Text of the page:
Her second husband, whom she married at least late in 52, was C.Scribonius Curio, trib.plebis 50 B.C. In an attempt to conquer Africa for Caesar he got killed by the forces of king Juba during the battle in the valley of Bagradas near Carthage in 49, and once again she became a widow. Their son C.Scribonius Curio was executed by order of Octavianus after the battle of Actium (31 B.C.)

Marriage number three was in 46 B.C. to Marcus Antonius,
 III vir.r.p.c.
Out of this marriage were born the ill fated Antonius Antyllus and Iullus Antonius.
Antyllus, born in February/March 44 B.C. was strangled by order of Octavianus at Alexandria in 30 B.C.

Iullus, born in 42, married Marcella maior, daughter of C.Claudius Marcellus, consul in 50 B.C. and of Octavia minor, younger sister of Octavianus, the future Augustus.

Iullus was charged of having an adulterous affair with Julia, Augustus’ daughter, and executed in A.D.2. The real reason was more likely because of a conspiracy against Augustus’ rule.

Fulvia died in the 2e half of 40 B.C. at Cisyon in Macedonia, where she had fled to after the fall of Perusia in the spring of 40 B.C.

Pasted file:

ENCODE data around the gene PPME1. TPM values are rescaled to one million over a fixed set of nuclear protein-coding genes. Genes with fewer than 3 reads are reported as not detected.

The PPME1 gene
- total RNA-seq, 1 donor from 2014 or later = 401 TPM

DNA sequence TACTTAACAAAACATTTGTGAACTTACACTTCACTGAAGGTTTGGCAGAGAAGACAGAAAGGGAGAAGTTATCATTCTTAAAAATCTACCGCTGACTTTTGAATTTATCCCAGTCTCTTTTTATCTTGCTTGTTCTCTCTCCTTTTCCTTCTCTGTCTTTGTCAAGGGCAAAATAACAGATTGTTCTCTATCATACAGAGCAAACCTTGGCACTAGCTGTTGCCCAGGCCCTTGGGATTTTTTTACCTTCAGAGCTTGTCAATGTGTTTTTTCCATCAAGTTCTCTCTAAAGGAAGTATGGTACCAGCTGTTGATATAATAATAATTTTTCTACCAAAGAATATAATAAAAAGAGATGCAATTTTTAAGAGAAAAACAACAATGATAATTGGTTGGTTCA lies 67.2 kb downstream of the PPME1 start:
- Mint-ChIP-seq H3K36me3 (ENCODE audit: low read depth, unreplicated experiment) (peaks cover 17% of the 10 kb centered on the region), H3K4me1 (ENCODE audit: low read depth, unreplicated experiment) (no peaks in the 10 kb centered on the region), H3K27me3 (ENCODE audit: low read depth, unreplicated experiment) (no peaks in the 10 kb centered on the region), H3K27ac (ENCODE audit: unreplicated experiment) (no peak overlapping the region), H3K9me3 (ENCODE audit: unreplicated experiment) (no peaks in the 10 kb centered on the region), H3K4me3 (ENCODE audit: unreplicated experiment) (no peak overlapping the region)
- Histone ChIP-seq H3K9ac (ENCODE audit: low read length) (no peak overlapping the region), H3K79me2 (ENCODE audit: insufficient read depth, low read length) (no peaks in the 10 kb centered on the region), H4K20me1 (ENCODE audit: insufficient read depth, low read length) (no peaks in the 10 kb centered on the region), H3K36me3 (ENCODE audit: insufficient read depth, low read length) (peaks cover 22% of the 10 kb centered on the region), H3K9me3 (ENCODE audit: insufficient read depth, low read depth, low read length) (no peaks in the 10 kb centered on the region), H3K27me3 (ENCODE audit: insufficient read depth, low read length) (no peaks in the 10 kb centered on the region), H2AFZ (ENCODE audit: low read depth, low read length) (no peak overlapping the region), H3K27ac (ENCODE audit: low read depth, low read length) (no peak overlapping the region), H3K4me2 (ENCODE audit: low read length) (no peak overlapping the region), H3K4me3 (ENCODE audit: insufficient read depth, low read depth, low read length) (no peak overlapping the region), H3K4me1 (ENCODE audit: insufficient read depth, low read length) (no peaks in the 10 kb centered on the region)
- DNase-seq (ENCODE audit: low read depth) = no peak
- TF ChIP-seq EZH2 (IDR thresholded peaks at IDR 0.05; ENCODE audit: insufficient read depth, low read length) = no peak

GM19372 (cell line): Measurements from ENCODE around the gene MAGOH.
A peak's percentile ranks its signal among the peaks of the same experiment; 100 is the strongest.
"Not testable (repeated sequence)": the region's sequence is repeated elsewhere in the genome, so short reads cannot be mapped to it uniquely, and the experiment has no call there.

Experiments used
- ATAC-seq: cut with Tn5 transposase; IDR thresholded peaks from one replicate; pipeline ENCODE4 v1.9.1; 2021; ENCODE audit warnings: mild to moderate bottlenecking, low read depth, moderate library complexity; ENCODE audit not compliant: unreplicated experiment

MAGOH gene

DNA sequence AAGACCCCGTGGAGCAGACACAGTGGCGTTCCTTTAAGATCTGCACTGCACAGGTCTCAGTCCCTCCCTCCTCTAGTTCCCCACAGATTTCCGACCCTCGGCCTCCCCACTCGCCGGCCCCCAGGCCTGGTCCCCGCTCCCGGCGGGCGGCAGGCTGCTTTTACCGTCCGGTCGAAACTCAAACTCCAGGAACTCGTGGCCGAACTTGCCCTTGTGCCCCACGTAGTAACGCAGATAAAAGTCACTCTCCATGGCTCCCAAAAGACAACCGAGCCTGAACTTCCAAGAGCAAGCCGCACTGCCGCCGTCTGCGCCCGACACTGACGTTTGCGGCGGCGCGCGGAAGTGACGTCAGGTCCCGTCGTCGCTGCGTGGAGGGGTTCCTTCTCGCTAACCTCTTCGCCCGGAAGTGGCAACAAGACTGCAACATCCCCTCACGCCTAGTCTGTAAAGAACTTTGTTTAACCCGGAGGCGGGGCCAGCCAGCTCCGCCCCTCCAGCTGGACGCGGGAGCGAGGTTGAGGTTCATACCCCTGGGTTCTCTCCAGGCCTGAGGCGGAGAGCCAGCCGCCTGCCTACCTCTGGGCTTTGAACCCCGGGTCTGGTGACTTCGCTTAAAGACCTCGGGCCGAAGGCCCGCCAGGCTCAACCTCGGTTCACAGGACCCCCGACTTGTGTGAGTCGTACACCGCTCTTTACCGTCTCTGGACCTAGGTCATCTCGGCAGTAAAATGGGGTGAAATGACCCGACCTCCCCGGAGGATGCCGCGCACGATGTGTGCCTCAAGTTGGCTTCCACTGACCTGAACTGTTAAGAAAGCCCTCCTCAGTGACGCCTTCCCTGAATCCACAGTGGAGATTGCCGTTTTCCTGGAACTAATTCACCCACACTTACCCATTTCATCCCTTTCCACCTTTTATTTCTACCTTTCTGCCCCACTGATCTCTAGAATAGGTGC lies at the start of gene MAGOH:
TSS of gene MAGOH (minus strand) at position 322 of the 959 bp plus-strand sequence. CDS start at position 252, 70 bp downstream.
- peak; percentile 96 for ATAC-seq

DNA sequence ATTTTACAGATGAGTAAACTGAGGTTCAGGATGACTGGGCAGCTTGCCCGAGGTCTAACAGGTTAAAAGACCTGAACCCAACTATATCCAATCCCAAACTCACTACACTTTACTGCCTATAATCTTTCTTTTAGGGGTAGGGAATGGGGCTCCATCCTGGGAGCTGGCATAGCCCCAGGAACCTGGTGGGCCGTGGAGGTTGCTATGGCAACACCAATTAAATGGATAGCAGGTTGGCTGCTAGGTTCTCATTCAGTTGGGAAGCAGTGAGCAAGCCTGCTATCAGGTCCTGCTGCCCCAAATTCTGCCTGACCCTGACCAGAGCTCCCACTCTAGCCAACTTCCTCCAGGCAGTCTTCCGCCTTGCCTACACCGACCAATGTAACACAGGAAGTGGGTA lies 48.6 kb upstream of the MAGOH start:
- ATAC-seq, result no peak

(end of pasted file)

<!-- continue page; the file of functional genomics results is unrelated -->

Nowhere in the ancient sources is a hint given of her age at anytime. However, contrary to the husband no variation attends upon the marriage age of the bride under the Republic or the Empire, fourteen or fifteen can be taken for normal in the upper order. While instances occur of twelve or thirteen, anything over sixteen will be regarded as exceptional.
Her first marriage was in c.62-60 which would make her date
of birth c.75 B.C., thus she would have been about 35
when she died.

She seems to have been the last of the Fulvii and the Sempronii Tuditani, both families of very old plebeian nobility who, as so many other noble families, were dying out by the end of the Republic.